Brooklyn is the current headquarters of fusion outfit Snarky Puppy. It’s where many of their revolving members primarily reside and it’s where they recorded their latest album, 2012’s groundUP, at Park Slope’s Shapeshifter Lab. Ironically enough, it’s a place where they perform the least. Their reputation as a collective with an indescribable sound (author Cicily Janus dubbed their sound as “jafunkadansion” in his book “The New Face of Jazz: An intimate look at today’s living legends and the artists of tomorrow”), they’ve been in demand all over the globe and have been more than willing to travel anywhere their fans want them. Brooklyn is an ideal homestead for a group that has eight or more musicians on stage at any given time, often not having the same line-up on back-to-back nights. Their malleable application of several genres fits the melting pot that is New York City’s biggest borough and a cultural junction of all the Earth. The group made their triumphant return to BK to reward their fans and test out new material.
Michael League is the hand that rocks the cradle that is Snarky Puppy, as their bassist, principle composer and bandleader. As he led the band into the first songs of the night, Brooklyn Bowl was aghast with anticipation. While it can only hold roughly 600 people, Brooklyn Bowl has been a go-to performance site for artists like John Legend, The Roots, Kanye West, The Headhunters, M.I.A. and Soulive; the perfect get-down spot for multi-colored fans to groove with a multi-color band as the sound of strikes and spares crashed from the lanes beside the stage. Their first two songs were built on primal drum and percussion interaction, while League’s bass was distorted and brooding, shaking the floor and walls.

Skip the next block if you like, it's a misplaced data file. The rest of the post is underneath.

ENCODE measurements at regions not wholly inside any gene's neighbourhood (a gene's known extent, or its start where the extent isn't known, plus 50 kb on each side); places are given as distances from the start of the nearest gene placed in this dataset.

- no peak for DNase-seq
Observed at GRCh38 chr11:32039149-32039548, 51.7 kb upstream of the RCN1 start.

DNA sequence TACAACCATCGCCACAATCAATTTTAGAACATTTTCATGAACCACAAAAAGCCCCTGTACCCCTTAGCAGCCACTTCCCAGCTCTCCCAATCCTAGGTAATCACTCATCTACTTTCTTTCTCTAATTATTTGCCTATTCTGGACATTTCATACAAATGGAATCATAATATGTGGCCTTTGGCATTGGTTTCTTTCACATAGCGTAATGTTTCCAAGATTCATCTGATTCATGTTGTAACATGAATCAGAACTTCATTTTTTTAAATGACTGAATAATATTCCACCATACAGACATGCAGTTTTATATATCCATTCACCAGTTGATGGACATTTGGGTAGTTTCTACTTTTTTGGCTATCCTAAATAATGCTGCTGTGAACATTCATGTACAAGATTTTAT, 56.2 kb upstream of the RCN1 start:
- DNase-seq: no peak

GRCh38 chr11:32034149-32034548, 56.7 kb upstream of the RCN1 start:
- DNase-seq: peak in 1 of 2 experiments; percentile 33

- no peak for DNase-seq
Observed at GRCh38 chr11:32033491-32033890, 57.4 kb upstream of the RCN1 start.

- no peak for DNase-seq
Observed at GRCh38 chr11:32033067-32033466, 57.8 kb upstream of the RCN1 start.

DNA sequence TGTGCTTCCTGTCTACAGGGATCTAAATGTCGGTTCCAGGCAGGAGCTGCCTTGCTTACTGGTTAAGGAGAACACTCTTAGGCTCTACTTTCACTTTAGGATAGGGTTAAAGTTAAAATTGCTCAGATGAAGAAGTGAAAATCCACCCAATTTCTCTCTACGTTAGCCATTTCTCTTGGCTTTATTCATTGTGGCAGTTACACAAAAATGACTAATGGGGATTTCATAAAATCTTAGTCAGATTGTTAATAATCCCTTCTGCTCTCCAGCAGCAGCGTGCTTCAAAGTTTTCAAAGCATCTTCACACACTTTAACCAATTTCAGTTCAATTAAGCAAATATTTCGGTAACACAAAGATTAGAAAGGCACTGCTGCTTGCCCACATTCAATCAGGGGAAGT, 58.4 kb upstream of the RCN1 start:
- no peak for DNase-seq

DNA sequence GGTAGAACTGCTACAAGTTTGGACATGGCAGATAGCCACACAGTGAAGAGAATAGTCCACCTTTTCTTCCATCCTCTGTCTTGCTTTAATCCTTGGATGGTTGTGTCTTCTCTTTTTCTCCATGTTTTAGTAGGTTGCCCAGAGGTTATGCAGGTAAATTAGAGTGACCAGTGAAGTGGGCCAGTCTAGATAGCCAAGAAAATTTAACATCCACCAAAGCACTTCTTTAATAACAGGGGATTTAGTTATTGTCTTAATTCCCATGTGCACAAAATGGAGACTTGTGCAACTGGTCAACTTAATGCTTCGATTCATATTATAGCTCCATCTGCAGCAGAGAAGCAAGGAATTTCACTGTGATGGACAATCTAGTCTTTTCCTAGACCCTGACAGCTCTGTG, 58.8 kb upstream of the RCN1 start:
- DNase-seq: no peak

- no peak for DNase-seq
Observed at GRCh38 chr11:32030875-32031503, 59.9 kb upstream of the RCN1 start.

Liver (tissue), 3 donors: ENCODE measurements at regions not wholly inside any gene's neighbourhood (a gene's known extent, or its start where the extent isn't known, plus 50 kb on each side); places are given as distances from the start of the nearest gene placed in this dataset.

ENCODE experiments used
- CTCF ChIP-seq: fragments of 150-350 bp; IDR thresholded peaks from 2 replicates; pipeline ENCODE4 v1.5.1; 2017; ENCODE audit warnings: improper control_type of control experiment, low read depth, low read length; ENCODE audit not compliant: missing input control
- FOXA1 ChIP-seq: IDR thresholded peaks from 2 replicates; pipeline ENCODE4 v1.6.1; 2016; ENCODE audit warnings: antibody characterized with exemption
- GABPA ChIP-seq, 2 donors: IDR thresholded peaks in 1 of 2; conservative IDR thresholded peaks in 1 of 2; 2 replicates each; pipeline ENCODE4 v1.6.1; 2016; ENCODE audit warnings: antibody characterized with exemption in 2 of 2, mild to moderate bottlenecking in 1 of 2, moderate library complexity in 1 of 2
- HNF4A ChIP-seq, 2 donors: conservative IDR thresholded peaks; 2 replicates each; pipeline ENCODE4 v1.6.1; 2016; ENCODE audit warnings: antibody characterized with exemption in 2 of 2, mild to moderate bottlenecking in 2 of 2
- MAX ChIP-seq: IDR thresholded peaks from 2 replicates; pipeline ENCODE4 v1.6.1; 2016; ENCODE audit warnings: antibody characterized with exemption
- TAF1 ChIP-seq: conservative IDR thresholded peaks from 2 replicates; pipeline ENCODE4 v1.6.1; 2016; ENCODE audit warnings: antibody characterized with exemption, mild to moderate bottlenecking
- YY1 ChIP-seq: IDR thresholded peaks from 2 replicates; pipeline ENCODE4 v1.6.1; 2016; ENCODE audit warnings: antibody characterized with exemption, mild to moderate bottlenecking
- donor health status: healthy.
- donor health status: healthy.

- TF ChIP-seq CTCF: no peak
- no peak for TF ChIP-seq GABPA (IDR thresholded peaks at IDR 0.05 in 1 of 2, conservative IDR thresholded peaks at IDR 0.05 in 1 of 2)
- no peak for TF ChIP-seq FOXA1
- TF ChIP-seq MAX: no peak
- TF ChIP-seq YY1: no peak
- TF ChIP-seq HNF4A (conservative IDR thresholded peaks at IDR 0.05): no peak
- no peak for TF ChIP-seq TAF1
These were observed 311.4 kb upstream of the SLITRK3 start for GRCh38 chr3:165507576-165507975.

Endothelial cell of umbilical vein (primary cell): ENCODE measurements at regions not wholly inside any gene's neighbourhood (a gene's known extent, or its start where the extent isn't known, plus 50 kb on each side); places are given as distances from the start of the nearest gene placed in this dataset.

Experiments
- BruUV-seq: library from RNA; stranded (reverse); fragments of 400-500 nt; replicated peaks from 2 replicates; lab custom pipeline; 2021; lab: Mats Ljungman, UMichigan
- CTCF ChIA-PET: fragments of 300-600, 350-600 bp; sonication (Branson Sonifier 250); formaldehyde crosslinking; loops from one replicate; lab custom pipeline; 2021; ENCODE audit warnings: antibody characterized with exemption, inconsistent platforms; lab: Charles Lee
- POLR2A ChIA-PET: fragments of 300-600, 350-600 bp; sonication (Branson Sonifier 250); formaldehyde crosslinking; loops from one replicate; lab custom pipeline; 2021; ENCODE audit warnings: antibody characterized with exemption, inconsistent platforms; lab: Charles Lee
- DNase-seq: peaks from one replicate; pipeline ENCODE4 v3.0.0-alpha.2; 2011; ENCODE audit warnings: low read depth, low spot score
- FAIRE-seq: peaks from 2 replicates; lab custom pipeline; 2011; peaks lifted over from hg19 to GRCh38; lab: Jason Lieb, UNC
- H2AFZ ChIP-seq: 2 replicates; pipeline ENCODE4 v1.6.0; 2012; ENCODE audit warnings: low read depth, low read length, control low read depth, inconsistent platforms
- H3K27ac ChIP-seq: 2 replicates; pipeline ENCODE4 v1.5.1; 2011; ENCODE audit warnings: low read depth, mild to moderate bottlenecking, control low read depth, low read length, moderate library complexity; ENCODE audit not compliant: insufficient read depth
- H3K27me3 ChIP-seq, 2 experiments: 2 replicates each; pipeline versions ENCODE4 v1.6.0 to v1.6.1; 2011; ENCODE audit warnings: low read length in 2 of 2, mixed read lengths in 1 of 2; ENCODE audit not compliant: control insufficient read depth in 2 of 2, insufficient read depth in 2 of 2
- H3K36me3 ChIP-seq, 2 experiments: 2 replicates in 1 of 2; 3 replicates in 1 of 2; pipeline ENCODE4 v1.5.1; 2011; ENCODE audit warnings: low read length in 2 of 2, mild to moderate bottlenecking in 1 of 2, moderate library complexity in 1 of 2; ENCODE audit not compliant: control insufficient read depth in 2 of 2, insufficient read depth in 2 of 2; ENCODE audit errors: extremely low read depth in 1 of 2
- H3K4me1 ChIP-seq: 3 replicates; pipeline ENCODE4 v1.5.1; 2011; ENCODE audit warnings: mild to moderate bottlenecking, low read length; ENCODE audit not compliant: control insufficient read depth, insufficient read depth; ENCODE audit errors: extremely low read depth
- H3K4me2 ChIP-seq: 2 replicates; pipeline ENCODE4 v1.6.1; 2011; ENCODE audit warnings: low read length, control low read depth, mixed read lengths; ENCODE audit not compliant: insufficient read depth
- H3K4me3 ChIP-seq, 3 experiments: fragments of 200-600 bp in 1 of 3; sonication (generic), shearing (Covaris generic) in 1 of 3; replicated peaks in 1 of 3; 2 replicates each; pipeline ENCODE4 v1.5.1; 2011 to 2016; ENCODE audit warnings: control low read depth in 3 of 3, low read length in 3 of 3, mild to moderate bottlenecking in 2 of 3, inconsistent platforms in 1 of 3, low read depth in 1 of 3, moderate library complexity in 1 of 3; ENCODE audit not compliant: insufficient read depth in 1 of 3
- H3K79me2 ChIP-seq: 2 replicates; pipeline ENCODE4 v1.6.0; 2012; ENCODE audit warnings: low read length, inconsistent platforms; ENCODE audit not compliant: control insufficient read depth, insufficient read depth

The new compositions were eclectic as hell ranging from Go-Go beats to Arabian sunrises, but the standout of that evening was a song League said was inspired by the new dubstep music craze. Yes, the rhythms were certainly influenced by the crazy dance music, the horn section was hot, slow and piercing before picking up the pace reminiscent of an awesome mid-1980s movie soundtrack.
The audience ate the new material up, but they were utterly ravenous over groundUP tracks “Young Stuff” and “Thing of Gold.” The subtle scratchy guitar riddim along with intense synthesizer soloing from Corey Henry and tribal vocal chants from the crowd, League’s most valuable attribute shined brightest – as bandleader. His ability to corral this band to extract music that jazz purists, hip-hop heads and dance fanatics alike can dig, is prodigious. He may be the second coming of David Axlerod.
By Matthew Allen